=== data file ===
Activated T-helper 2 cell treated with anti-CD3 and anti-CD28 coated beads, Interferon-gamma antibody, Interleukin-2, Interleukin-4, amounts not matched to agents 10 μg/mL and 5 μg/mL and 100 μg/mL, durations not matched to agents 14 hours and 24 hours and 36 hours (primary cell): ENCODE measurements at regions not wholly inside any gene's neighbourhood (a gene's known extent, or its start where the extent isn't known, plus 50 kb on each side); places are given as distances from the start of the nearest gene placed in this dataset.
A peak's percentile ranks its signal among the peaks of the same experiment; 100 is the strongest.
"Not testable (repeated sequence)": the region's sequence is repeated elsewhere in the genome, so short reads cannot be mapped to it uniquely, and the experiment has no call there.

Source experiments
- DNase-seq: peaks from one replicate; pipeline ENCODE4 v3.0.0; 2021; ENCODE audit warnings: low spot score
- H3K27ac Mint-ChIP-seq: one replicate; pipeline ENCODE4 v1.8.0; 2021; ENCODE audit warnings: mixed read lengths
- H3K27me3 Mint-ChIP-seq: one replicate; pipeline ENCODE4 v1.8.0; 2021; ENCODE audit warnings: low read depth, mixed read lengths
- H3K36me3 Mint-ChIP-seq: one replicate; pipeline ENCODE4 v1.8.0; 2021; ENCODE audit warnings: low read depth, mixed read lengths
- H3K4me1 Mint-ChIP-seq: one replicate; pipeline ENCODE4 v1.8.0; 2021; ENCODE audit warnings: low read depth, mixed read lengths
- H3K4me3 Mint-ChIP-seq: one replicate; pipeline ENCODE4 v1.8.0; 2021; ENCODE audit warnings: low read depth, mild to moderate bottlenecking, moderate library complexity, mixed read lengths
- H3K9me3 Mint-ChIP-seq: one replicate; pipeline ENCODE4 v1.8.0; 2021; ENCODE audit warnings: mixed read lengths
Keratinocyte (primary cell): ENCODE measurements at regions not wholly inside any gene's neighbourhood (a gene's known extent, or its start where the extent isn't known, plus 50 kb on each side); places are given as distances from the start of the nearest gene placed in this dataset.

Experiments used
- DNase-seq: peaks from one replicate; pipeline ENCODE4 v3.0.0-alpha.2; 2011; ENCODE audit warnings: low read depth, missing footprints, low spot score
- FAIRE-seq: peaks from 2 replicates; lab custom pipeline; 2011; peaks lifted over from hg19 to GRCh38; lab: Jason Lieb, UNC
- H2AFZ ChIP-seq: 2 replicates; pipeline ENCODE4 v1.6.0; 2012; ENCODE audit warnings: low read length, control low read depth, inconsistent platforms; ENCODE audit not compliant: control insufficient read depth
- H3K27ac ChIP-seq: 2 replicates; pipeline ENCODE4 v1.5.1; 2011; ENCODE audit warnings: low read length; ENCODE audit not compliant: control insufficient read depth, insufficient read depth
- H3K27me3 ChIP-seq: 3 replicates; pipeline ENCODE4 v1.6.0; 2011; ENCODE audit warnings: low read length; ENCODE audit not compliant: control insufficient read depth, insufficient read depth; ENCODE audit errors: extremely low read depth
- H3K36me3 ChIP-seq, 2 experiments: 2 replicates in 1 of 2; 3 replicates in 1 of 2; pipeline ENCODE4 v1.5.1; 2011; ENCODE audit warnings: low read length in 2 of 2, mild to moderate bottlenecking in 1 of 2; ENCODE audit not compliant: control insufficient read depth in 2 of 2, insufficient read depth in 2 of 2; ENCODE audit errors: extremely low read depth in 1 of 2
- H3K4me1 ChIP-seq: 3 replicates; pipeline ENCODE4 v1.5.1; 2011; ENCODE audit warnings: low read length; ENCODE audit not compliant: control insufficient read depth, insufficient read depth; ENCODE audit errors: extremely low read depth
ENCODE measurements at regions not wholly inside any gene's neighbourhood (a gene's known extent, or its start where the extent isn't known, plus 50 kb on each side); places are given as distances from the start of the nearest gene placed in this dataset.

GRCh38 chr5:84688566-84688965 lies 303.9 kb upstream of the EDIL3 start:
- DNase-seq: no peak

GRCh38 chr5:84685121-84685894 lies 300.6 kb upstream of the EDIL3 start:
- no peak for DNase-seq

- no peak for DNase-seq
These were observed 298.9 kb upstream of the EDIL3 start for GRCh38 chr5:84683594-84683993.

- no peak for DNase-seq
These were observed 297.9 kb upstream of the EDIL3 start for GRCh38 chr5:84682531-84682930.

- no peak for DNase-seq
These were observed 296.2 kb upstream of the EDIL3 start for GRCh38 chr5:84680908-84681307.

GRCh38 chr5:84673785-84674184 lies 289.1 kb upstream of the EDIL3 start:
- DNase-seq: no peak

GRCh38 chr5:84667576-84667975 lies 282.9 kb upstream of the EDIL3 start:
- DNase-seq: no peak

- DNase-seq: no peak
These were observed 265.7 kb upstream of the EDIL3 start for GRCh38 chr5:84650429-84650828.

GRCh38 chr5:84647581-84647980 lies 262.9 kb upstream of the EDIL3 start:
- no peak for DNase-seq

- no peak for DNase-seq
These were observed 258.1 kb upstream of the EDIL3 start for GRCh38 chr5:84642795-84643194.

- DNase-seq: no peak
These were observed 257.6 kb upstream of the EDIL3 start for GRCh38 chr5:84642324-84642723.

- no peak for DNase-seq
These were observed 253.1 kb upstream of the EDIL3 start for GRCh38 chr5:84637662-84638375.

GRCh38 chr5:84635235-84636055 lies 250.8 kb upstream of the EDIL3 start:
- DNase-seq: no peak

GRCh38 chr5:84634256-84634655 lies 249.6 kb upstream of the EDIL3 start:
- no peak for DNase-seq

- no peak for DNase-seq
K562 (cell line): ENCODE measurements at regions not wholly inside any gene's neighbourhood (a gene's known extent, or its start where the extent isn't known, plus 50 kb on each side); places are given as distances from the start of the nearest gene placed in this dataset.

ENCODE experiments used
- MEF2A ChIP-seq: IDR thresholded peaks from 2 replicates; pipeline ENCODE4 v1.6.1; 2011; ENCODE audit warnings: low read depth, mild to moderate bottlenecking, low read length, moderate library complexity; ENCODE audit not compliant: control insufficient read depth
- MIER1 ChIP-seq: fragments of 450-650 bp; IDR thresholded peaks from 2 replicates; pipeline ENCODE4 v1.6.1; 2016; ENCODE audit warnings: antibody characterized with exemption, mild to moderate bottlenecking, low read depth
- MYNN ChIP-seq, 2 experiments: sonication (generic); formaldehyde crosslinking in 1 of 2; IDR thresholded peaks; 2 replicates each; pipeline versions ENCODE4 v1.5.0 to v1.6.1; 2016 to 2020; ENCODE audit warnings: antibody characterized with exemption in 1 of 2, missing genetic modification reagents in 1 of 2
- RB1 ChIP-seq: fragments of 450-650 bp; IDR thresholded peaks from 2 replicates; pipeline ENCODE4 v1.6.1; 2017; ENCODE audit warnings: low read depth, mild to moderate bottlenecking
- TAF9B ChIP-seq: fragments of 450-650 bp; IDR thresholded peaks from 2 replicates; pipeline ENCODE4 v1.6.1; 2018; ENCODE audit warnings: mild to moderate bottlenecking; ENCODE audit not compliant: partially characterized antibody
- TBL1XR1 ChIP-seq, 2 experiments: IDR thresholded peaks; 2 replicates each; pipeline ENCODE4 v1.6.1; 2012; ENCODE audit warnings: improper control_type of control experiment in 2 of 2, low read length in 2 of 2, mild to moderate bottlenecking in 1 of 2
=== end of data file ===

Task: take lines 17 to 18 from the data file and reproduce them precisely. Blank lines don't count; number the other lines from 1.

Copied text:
- H3K27ac ChIP-seq: 2 replicates; pipeline ENCODE4 v1.5.1; 2011; ENCODE audit warnings: low read length; ENCODE audit not compliant: control insufficient read depth, insufficient read depth
- H3K27me3 ChIP-seq: 3 replicates; pipeline ENCODE4 v1.6.0; 2011; ENCODE audit warnings: low read length; ENCODE audit not compliant: control insufficient read depth, insufficient read depth; ENCODE audit errors: extremely low read depth